Selfies and Physical Violence
Selfies are an innocent way to share content on social media. They also represent a potential risk to the user. In this article, we are reviewing cases from around the world, where selfies led to a crime.
In February 2020, a Japanese man called Hibiki Sato was found guilty in the Tokyo District Court of attacking Ena Matsuoka, a member of the J-pop group Tenshi Tsukinukeni Yomi. Presiding Judge Goichi Nishino considered that the “obscene attacks [against the victim] were relatively minor” and therefore a sentence of 30 months in jail was appropriate.
Sato, the stalker, was able to locate Matsuoka’s home from the reflections in her pupils from a selfie she uploaded to her Instagram account. Sato zoomed in on the photo and found a reflection of a sign which he managed to identify as a bus stop in the surrounding scenery from the reflection in Matsuoka’s eye. Sato then matched it to a street using Google Maps.
Sato physically attacked Matsuoka outside her Tokyo home in September 2019. In June 2020, Matsuoka announced on Twitter her retirement from the entertainment industry, and in August 2020 her account was deleted.
In Australia, stalking is a crime under the Crimes (Domestic and Personal Violence) Act 2007. This offence includes:
following a person
watching or frequenting the vicinity of, or an approach to, a person’s place of residence, business or work or any place that person frequents for any social or leisure activity
contacting or approaching a person using the internet or any technological means
In July 2020, a Ashqaq Ali Shaik was arrested for stalking a woman on social media in Hyderabad, India. According to the police, Ashwaq Ali Shaik was a neighbour of the victim and added her on social media. After chatting online for a while, they met face to face and he proposed marriage to her, but she turned him down. After the woman rejected Shaik's marriage proposal, it was reported that Shaik started threatening the victim with the selfies which they had taken together earlier in the relationship.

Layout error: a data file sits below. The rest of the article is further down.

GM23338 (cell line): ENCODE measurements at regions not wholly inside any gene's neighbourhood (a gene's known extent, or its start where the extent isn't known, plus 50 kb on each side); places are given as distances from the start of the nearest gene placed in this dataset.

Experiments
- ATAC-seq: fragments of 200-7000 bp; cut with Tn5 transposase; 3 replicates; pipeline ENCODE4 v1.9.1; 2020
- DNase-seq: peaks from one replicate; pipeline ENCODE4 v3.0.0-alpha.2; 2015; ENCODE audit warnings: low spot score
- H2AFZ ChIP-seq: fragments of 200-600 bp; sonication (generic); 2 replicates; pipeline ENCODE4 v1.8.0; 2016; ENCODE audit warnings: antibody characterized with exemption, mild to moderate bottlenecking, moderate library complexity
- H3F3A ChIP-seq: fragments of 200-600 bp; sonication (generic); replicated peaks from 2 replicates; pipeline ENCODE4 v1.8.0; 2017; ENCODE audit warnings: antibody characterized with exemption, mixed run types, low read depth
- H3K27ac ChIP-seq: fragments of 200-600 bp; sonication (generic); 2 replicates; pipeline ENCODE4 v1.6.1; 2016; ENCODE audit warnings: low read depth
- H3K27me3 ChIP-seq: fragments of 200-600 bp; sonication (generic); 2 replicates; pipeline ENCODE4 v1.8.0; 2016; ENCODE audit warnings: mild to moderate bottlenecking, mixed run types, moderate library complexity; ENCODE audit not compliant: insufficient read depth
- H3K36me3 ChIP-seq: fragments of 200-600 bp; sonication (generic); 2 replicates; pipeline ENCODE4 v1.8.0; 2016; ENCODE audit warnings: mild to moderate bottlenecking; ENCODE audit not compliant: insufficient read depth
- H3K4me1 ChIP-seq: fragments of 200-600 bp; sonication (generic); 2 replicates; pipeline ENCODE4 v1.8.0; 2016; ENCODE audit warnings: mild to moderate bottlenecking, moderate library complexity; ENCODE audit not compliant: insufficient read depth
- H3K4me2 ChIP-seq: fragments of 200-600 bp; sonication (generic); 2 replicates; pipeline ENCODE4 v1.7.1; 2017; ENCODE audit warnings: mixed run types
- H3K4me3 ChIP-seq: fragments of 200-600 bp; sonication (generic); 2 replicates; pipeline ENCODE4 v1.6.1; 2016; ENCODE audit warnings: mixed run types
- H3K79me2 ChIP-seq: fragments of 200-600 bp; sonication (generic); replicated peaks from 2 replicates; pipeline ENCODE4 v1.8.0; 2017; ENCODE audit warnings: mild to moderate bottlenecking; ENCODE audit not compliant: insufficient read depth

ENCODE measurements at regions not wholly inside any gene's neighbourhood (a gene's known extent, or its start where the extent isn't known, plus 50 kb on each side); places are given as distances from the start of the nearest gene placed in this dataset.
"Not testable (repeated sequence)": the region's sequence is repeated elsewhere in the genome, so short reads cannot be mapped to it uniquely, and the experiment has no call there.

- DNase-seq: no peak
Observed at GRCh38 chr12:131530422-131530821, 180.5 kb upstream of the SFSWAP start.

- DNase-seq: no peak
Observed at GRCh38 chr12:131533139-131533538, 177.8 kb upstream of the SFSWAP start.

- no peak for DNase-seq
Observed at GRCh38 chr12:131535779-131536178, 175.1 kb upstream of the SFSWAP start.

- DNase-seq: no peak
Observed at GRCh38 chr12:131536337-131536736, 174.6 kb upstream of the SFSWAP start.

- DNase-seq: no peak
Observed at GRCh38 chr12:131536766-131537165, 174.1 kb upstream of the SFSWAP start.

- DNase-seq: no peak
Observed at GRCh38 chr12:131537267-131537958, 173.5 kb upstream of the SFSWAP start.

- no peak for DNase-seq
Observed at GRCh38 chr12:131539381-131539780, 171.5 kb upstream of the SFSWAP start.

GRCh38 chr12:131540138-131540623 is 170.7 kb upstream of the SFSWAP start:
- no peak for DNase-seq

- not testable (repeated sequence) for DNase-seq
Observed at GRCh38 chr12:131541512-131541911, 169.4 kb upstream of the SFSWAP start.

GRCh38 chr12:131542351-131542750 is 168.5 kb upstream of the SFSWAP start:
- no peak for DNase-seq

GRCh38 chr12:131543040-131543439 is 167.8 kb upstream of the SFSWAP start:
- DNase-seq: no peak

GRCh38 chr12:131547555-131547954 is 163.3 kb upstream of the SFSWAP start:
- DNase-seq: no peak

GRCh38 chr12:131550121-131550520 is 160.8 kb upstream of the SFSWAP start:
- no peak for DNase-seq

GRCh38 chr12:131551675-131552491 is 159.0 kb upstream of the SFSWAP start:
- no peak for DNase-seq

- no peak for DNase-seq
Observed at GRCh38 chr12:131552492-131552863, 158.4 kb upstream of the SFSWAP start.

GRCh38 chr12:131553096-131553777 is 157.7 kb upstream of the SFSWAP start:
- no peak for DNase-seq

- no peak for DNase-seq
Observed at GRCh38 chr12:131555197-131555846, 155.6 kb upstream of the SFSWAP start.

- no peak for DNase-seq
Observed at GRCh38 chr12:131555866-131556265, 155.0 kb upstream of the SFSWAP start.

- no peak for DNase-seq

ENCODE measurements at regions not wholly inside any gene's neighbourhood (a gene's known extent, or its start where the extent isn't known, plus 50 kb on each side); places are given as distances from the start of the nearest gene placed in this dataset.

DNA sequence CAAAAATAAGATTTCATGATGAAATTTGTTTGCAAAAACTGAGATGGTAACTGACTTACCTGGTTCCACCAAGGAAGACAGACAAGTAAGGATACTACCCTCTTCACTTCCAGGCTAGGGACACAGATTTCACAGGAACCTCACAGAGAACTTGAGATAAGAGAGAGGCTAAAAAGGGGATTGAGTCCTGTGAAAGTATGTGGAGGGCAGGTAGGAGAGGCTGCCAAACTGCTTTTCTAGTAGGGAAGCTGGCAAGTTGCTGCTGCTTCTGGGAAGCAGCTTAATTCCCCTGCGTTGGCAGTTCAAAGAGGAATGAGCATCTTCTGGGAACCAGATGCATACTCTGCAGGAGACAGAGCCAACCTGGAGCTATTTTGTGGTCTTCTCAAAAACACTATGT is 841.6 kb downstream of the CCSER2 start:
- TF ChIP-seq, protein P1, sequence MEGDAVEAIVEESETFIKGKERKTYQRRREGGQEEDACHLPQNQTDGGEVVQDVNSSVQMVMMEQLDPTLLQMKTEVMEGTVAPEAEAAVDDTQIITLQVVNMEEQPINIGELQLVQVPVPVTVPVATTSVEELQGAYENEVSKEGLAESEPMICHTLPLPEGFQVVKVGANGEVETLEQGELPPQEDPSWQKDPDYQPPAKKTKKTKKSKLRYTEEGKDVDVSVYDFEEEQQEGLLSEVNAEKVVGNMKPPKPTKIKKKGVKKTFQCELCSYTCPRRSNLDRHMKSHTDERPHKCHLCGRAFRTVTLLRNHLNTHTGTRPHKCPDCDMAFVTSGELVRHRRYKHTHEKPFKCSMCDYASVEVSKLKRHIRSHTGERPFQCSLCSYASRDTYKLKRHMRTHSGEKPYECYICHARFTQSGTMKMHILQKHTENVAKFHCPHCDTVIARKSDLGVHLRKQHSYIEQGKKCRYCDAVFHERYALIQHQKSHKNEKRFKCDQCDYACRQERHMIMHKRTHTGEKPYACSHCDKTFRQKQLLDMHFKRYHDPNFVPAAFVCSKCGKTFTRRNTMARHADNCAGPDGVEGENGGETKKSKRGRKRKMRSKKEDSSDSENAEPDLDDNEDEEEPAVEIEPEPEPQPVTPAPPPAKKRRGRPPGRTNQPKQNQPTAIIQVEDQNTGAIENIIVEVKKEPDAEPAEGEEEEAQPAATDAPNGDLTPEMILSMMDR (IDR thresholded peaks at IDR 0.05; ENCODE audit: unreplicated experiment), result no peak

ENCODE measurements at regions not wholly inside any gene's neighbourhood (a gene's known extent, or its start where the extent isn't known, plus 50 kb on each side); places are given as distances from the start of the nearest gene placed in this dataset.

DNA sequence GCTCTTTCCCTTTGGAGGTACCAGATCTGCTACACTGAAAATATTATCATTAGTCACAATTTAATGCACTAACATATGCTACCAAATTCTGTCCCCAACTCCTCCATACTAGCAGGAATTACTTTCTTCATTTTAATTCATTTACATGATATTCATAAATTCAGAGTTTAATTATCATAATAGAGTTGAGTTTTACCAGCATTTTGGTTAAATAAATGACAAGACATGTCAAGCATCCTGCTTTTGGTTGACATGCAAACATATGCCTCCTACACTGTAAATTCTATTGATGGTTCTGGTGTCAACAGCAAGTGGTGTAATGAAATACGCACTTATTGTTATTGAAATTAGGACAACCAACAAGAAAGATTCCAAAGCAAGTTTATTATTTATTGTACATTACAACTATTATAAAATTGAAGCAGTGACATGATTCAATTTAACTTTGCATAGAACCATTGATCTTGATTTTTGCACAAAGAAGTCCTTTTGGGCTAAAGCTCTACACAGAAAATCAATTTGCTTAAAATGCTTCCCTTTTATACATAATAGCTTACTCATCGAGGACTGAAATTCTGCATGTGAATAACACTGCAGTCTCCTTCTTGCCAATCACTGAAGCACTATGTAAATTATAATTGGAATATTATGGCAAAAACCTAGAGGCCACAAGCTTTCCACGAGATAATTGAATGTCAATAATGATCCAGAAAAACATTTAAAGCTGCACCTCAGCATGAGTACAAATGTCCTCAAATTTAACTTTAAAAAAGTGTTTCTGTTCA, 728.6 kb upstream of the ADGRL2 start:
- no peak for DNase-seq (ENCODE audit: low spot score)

If you think you are a victim of a stalker, you should:
make a record of the incident including any documentation or evidence of your alleged stalker; and
be sure to inform people you know that you are being stalked and ask them not to give out any information about you to other people.
As technology develops, devices are getting more sophisticated and as in Matsuoka’s case, an innocent selfie can be used maliciously or viciously, resulting in physical harm. We must therefore be more aware of our surroundings and take care about what we post online.
By Mercedes Astorga